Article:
Strike Force 7 Review

A little more progress on all fronts.  One True Thing has gone from being a pageful of notes for a game that was basically a variation on NEP to several pages of something unique.  There’s still a lot of writing to be done, not to mention getting art for it, but I’m really excited about it.

I continue editing my novel.  A little bit everyday.  No end anywhere near in sight, but it will come.

And, Jake has confirmed that he’s going to work on art for Adventuring! Company, the first scenario for NEP.

And to keep you all entertained (I hope) my review of Strike Force 7: Winter Strike…

Given the title, it’s not hard to guess what kind of adventure Strike Force 7: Winter Strike is going to be.  If there is any confusion, though, let me clarify.  It is an action movie turned into a Savage Worlds adventure.  That’s no criticism as the Fast! Furious! Fun! style of Savage Worlds fits an action movie plot perfectly.  In fact, a useful way to determine if a Savage Worlds adventure is going to be good is to try to imagining Arnold Schwarzenegger from the 80’s starring in it.  If you can, it’s going to be good.

In keeping with the action movie vibe of Winter Strike the plot involves the U.S. in a three way struggle with the U.S.S.R. and a terrorist organization known as Skorpion.  As if the cold war tension was not enough, having a group known as Skorpion gives the adventure a very action movie feel.

With all that, the adventure is not meant to be comedic or satirical.  It is actually presented rather seriously.  In fact, two ways to run the game are given depending on how intensely the GM wants to run the game.  The first way is cinematic and fits the action movie theme while the second is much more realistic, and thus lethal and dangerous.  But even with the cinematic method, the adventure is serious and is intended to be played as a Spec Ops adventure.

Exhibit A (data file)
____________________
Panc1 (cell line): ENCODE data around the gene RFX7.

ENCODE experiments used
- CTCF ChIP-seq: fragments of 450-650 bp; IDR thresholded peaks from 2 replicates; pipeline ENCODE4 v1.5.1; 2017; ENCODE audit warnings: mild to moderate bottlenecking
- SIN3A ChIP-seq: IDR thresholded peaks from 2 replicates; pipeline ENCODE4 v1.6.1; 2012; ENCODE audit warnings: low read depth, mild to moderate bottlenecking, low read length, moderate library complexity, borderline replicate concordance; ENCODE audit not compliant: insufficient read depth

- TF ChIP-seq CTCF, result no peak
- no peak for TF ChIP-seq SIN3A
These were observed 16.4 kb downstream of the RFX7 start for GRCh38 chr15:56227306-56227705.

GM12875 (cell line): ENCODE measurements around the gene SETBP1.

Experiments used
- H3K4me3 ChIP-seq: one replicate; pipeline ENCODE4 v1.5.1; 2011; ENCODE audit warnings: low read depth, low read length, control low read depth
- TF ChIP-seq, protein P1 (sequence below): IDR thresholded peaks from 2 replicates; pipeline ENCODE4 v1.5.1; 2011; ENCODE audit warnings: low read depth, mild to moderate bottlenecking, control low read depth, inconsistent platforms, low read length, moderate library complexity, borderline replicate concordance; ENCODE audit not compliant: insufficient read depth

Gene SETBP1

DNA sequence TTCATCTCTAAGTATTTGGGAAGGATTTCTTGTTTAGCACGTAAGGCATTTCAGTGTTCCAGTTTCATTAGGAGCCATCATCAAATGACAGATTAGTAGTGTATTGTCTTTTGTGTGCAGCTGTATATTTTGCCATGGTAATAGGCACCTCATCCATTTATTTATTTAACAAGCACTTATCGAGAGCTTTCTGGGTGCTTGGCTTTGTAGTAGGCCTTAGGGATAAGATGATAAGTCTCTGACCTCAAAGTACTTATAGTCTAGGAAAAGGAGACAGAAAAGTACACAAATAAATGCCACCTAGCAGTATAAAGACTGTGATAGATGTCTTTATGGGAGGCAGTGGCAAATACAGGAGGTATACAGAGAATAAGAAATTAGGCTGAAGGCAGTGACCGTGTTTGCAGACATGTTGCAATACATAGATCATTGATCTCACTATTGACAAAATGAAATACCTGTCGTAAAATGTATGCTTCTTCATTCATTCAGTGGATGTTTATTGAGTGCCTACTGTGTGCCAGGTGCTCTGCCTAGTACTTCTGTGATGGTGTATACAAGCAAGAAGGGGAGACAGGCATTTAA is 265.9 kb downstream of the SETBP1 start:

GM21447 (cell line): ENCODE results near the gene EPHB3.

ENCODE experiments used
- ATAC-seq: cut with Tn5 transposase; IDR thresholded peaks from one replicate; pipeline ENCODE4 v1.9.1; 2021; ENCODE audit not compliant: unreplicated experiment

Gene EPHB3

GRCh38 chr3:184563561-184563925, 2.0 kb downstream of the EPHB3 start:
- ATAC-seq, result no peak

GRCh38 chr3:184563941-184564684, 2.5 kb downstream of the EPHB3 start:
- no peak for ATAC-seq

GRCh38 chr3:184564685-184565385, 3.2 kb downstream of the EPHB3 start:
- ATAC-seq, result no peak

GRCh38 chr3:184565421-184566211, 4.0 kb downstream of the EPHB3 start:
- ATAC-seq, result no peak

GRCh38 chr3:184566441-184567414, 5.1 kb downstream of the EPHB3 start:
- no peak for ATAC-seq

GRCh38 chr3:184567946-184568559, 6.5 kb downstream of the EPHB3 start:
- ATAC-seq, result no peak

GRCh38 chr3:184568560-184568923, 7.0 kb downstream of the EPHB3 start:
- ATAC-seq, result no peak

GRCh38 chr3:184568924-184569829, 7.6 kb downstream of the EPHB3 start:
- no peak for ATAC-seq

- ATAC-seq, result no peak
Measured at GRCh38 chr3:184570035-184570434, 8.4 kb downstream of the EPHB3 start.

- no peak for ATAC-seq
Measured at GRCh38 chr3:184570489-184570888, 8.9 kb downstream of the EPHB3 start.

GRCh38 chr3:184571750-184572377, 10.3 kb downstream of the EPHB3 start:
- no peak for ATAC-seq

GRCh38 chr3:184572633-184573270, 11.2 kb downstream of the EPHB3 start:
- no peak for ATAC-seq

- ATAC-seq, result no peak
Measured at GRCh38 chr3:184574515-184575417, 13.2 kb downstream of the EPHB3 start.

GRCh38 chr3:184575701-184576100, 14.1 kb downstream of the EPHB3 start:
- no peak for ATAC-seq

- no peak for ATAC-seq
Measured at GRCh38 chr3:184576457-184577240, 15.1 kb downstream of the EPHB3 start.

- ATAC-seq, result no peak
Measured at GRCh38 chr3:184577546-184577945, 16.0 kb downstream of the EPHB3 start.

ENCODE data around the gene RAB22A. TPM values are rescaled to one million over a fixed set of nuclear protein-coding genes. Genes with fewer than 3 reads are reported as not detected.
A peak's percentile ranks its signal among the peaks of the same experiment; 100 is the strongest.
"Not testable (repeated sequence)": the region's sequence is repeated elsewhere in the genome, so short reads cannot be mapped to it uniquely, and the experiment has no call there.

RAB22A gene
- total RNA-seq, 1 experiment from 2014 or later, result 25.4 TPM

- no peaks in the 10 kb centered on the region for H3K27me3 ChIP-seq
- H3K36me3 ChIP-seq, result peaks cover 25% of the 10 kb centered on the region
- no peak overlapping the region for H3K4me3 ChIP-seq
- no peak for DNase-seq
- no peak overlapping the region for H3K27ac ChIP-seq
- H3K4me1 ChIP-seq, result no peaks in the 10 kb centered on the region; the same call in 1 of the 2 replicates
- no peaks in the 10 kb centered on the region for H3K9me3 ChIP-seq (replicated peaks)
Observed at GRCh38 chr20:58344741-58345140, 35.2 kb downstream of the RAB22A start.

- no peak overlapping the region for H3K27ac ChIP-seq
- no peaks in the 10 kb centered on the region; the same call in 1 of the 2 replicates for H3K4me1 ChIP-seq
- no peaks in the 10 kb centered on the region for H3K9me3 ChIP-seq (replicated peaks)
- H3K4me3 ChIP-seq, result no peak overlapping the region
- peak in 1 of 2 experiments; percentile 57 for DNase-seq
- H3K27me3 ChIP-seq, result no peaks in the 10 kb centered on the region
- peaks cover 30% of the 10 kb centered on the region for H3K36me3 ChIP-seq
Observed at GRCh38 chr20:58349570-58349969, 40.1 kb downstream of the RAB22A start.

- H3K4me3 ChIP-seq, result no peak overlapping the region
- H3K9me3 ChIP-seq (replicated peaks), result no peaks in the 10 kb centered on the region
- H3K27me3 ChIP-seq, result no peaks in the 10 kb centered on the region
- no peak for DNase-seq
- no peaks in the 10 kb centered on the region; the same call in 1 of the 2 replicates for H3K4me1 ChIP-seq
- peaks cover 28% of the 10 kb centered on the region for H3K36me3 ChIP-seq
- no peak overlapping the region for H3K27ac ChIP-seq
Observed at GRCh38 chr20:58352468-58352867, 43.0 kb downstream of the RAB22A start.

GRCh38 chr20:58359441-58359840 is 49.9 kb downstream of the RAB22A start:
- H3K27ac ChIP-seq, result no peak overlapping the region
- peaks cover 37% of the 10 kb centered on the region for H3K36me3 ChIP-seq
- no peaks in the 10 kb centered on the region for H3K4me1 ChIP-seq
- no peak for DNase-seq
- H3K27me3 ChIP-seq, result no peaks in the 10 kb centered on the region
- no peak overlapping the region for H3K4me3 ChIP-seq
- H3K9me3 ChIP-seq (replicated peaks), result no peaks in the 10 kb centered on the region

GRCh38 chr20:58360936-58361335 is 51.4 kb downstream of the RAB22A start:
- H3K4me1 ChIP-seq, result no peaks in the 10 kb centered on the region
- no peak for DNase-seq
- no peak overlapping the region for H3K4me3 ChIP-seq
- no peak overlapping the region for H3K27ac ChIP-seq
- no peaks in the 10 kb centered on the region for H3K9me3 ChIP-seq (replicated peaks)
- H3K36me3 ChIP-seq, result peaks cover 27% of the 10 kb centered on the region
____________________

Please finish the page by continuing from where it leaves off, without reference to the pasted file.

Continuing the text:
One of the interesting things that Winter Strike presents is the idea of Real Time Events.  These in game events involve a real world timer to determine in game actions.  For instance, players may have a minute in real world time to determine what their characters do in a scene.  As I learned in a recent Dread game, having a real world countdown amps up the tension in a game.  This, in addition to a few other suggestions for the GM to keeping the game moving, is certain to keep the players on edge and instill in them the dangerousness of the scenario.

Though the adventure is exciting and the story told in it compelling, there are a couple of flaws with Winter Strike.  The first is that some of the encounters are a bit too ambiguous.  While few Savage Worlds adventures provide an exact number of opponents in an encounter, they generally provide a ratio of opponents to the number of characters.  Some of the encounters in Winter Strike do not even have this guideline.  While a GM could come up with a challenging number of opponents on his own, this oversight only makes the GM’s job harder when the purpose of a published adventure is to make it easier.

Additionally, the art in the book is a bit unusual for an RPG supplement.  Rather than drawings or even paintings, most of the pieces of art are actual photographs.  This is a convenient source of images given the nature of the subject of the adventure.  Military photographs are prolific and are perfectly appropriate for this adventure.  There is some hand drawn art included as well, though.  The cover, one piece of art toward the back of the adventure as well as all of the pictures for the character profiles are hand drawn.  Perhaps the real life images are included to make the adventure feel more real and to give it more impact.  I’m not sure if that’s the effect that the pictures have but I prefer hand drawn art.  My criticism may simply be a matter of taste.

Overall, Strike Force 7: Winter Strike is a good adventure for anyone looking for a Spec Ops style Savage Worlds Scenario.  It’s full of excitement and action and makes me want to go take down Skorpion!

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